I hope everyone had a very merry Christmas, and didn't eat too much food (I did! I was at my parents' for Christmas, and sometimes I think my mum still thinks I live like a student and need feeding up every time I go to visit!). I'll try to have a catch-up on everyone's recent posts in the next day or two, I've not been online since the Thursday before Christmas, so I'm way behind!
Anyway, another thing I'm way behind on is book bingo reviews. As of today, I have filled 24 squares, and am *one* squares away from a blackout. The deadline is midnight on the 31st, right? I've still got time... maybe.
The Martian, by Andy Weir. Fills the 'favourite re-read' square.
I love this book, I've read it maybe four or five times in total. I've seen it described as 'science fiction for people who don't read science fiction', which I can kind of see. It's basically the story of an astronaut who, by a series of slightly improbable events, is thought to be dead by his crewmates and abandoned on Mars, alone. What follows is basically an entire book of Mark using science, inventiveness, and sheer gutsy determination to survive by any means possible, using whatever supplies he has available, until Earth can a) figure out that he is actually still alive, and b) get a rescue mission out to him.
What I love about this book is mostly the character of Mark Watney, and the humour - despite the circumstances Mark continues to keep a great sense of humour, and in places the book makes me laugh out loud. If you've seen the film, you get a little bit of that, but there's far more in the book. If you enjoyed the film, I highly recommend the book. If you've haven't seen the film, I highly recommend the book *before* you watch the film!
300, by Frank Miller and Lyn Varley. Fills the 'comic/gaphic novel' square.
I'll start this review by coming right out and saying that I'm not a huge fan of graphic novels. For some reason it's just not something that I 'get', and not something I would normally choose to read. However, many, many years ago some friends gave me the graphic novel 300, about the Spartans at the battle of Thermopylae (this has also been turned into a film, which I have to admit I've never seen), so I decided that filling this square for book bingo was as good an excuse as any to finally read the thing.
Now in theory, it should have been right up my street. I've been fascinated with the Battle of Thermopylae for years, ever since we studied Herodotus in A level Class Civ, and I've read historical novels (Gates of Fire by Steven Pressfield) and non fiction (Thermopylae, by Paul Cartledge - brilliant book!) about the battle and the events surrounding it. But... 300 didn't work for me. I found it difficult to work out what was going on a lot of the time, and would probably have struggled to follow the story if I hadn't already had quite a lot of knowledge of the events, and the main protagonists, and could fill things in as I went along. One of the problems was that practically all the characters looked the same - all Spartan soldiers dressed in the same armour, so that made it slightly confusing to tell them apart.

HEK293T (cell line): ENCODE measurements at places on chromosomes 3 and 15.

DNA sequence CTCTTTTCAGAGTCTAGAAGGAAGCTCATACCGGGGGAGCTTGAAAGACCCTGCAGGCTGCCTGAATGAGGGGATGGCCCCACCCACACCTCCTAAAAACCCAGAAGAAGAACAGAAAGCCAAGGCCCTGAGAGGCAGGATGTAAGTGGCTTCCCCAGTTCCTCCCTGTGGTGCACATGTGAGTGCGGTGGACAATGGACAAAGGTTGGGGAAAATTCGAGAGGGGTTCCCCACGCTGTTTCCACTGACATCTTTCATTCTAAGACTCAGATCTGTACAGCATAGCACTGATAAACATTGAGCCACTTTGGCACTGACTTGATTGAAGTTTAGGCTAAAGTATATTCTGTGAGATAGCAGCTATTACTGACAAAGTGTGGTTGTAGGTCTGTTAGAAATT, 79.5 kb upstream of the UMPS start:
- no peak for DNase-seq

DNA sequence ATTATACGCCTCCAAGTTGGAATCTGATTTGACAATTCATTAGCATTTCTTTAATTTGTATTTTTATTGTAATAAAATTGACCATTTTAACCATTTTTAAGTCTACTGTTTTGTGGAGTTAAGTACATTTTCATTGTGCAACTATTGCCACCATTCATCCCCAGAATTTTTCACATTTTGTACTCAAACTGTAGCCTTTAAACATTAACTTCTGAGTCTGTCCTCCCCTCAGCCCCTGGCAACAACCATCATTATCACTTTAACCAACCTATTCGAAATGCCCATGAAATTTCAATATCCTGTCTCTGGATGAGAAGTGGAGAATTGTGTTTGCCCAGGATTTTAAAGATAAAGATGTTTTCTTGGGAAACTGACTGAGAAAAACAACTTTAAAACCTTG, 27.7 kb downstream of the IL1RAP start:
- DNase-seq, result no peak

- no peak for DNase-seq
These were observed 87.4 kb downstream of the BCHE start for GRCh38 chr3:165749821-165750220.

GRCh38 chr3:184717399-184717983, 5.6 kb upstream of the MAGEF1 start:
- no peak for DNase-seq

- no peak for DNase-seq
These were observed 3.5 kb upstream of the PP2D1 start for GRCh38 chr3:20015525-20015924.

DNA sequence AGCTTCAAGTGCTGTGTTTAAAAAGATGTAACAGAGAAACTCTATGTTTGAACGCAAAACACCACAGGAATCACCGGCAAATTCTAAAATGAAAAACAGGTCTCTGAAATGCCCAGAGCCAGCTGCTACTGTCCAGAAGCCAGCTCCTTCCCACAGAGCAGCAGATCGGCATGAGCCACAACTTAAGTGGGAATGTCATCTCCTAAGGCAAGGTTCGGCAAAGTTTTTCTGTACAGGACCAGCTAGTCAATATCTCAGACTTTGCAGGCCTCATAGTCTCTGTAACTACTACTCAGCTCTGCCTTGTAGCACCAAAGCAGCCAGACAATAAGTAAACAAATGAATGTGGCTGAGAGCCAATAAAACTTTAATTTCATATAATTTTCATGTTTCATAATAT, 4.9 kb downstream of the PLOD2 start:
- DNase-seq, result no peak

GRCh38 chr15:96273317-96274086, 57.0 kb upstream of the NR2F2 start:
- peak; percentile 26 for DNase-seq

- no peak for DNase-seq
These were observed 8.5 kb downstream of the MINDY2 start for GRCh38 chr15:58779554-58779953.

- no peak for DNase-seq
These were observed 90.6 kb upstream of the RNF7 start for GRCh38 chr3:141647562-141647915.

I wanted to like it, I gave it a try, but I just think the graphic novel format doesn't work for me. I'll probably have to wild card or substitute that square in the 2019 bingo.
The Extraordinary Voyage of Pytheas the Greek, by Barry Cunliffe. Fills the 'at or near the bottom of your to-be-read pile' square.
This book leapt out at me as obvious choice for that square, because I have owned it for literally years without ever having read it. I'm pretty sure I owned it before I last moved house, and that was in 2006, so that tells you how long it has languished on my bookshelf. I'm really quite glad that book bingo poked me into finally reading it, because I really enjoyed it.
It's another non-fiction book (I seem to have filled about half the card with non-fiction in 2018), and it is about a third century BC Greek scientist, Pytheas, who wrote a work titled 'On The Ocean' about his voyage from the Mediterranean port of Massalia (present day Marsaille) to the distant land of Britain, which he circumnavigated, and quite possible made a brief voyage from the Shetlands/Orkneys as far as Iceland. Unfortunately, not a single copy of 'On The Ocean' has survived to us, and all we have to go on are fragments of his work that were referenced or quoted by later classical Greek and Roman authors.
Given that we have so little information, Cunliffe's book is not so much a straight story of Pytheas' voyage, but more an excuse to explore the late Classical and Iron Age world of the third century BC, the Greek colonies such as Massalia on the Mediterranean coast, the trade networks between the 'civilised' Greek world and the 'barbarian' lands to the north. There is discussion of the science and geography as understood by the Greeks at the time, and suggestions of what Pytheas would have seen and encountered on his journey, such as the tin mining industry in Cornwall, and the Neolithic monuments of Orkney (already well over a thousand years old even then).